Here is the first cover. Click on it and follow it over to his site. Read, subscribe, and spread the word. This promises to be a lot of fun!

Terry's description about the comic:

"Come join self-proclaimed gamer, comic book collector and cryptozoology enthusiast Molly, as she decides to go back to college and attempts to leave her nerdiness behind. She may just find that nerds rule and being yourself is the most fun!"

The coloring is by Kimball Davis, who also colored the Spell Checkers cover.

Current Soundtrack: Club Nouveau, Live, Love & Pain

Tuesday, March 09, 2010


Vroom Socko over at Ain't It Cool News chose You Have Killed Me as his top graphic novel of 2009. Follow this great blurb to see the other picks:

"Jamie Rich is a writer with personality, and his actual writing isn’t bad either. This neo-noir tale is a blast to read, but it’s the art from Joëlle Jones that pushes this over the top into Best Of territory. Damn but this woman can draw!"

Also, we're still turning the knobs and adjusting the levels, but we're getting Spell Checkers vol. 1 off to the printer. Check out the cover, designed up pretty by Keith Wood:

Spell Checkers cover proof
Click through to see the bigger version

Don't forget the 22-page preview of Spell Checkers at onipress.com.

Current Soundtrack: Broken Bells, s/t

Sunday, March 07, 2010


Jen Vaughn is a mini/webcomics creator, currently serializing her latest project Mermaid Hostel.

She is also currently working hard at the Center for Cartoon Studies, where she is helping organize the Schulz Library.

Very cool to see a Sabrina-era Audrey hanging out up in the tree. One of my favorites. I love how this is her as kind of a "tomboy."

Current Soundtrack: The Decemberists, "The Crane Wife 1 and 2"

Thursday, March 04, 2010


Oscars are this Sunday. DVD Talk writers voted in a poll to pick the winners we'd vote for, and here was our consensus.

My personal votes were:
Best Picture: Up in the Air
Best Direction: Jason Reitman, Up in the Air
Best Actor: Jeff Bridges, Crazy Heart
Best Actress: Carey Mulligan, An Education
Best Supporting Actor: Christoph Waltz, Inglourious Basterds
Best Supporting Actress: Maggie Gyllenhaal, Crazy Heart
Best Animated Feature: Up

Up in the Air speaks to our times, while also being timeless. It is a movie that could only have been made in 2009, and was one of my favorites. My review, for those who missed it.

Art by Vera Brosgol, from Gallery Nucleus' Alice-themed show


* Alice in Wonderland, Tim Burton's ego-driven "reimagining" of a classic that didn't need his help.

* The Ghost Writer. What's all the fuss about the new Roman Polanski? What's the hubbub, bub?

Portland folks: Don't forget that Fish Tank, the new film from Andrea Arnold, also opens this week at Cinema 21. Read my review from PIFF here.


* 44 Inch Chest, a talky British gangster drama that loses its way, squandering an amazing cast that features Ray Winstone, Tom Wilkinson, John Hurt, and the might Ian McShane.

* Eleven Minutes, a documentary about the (annoying) first winner of Project Runway.

* Gigante, an oddball subversion of the romance genre from Uruguay. Also coupled with the even better Danish short Dennis.

Art by Angie Wang, from Gallery Nucleus' Alice-themed show

I could have predicted that I was going to get some complaints about my Eleven Minutes review. It seemed like the type of thing where some fan would end up sending me grief. No surprise, then, that some guy calling himself (or herself) Cozimoto signed up for a DVD Talk forum account to write:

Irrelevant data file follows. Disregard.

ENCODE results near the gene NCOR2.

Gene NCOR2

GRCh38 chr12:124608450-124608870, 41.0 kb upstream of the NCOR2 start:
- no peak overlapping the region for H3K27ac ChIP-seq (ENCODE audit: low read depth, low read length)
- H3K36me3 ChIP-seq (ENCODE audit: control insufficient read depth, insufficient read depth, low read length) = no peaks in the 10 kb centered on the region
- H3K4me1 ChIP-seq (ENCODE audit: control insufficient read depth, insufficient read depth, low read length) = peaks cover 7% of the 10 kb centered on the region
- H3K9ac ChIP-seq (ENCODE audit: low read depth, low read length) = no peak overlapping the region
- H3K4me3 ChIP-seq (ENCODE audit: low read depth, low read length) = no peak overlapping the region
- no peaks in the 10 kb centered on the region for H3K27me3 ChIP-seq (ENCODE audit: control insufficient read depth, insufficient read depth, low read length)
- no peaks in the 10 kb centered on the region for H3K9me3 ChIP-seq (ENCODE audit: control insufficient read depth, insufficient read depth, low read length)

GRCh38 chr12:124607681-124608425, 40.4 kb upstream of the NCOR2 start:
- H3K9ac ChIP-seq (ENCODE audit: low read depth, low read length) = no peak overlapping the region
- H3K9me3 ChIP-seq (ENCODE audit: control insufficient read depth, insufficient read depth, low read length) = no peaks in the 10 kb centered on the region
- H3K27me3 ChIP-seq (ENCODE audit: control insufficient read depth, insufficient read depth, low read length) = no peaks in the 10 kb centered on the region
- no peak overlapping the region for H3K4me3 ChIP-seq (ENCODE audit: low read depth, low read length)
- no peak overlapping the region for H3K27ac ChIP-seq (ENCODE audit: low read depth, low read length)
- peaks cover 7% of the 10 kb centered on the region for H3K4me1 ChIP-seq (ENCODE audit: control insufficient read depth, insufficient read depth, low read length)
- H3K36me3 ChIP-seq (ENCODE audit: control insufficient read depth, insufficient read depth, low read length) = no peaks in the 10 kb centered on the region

It seems you may be confusing your criticism of Jay for criticism of the film.

Jay's not a comic book character. He's flesh and blood with flaws and contradictions. The goal of a documentary is to show things for what they are, not always to tell you how to feel about them. Leave that to reality TV.

I immediately sent this to Chynna, and we laughed because she had also encountered a similar attitude in real life recently, getting some snotty attitude from a jagoff banker turning up his smug nose at her chosen profession. Why is that the default argument? "Oh, you work in comics." Yeah, genius, you got me. I'm totally busted. Sucks for me that I get to work in a field I love doing what I always dreamed about. Wish I had more time to sign on to message boards to call another person shallow in defense of a fashion designer popular for being on reality television and prove in the process that my reading skills are so poor that I missed the review actually addresses the very issue I'm complaining about. You're ankle deep in superiority, pal. Haw!

By the way, it turns out Jay McCarroll is currently on Celebrity Fit Club on VH-1, where I am sure they take him very seriously as a fashion designer.

Current Soundtrack: Spiritualized, Ladies & Gentlemen We Are Floating In Space 3-disc Super Deluxe edition

e-mail = golightly at confessions123.com * Criterion Confessions * Live Journal Syndication * My Corporate-Owned Space * ComicSpace * Last FM * GoodReads * The Blog Roll [old version] * DVDTalk reviews * My Books On Amazon

All text (c) 2010 Jamie S. Rich

Monday, March 01, 2010

YES, I WOULD: 22-page Preview of SPELL CHECKERS

Here are the first three pages, the intro drawn by Joëlle Jones:

To see the rest, you're going to have read the full preview at the Oni Press site.

Again, now is a good time to preorder the book. It's available through all comic shops, bookstores, and e-tailers. If going to a comic book store, the Diamond order code is FEB10 1049; ISBN is 978-1934964323.

Don't forget, Spell Checkers is still the the featured indy book from our friends at Things from Another World.

Current Soundtrack: Frightened Rabbit, The Winter of Mixed Drinks (another NPR stream)


Nico's portrait for the Spell Checkers bio page.

l to r: Joëlle Jones, Jamie S. Rich, Nicolas Hitori de

Yes, Joëlle is really that sweet, I am that cool, and Nico is that dorky.

More info on the book here. Preorder!

Current Soundtrack: Gorlliaz, Plastic Beach streaming on NPR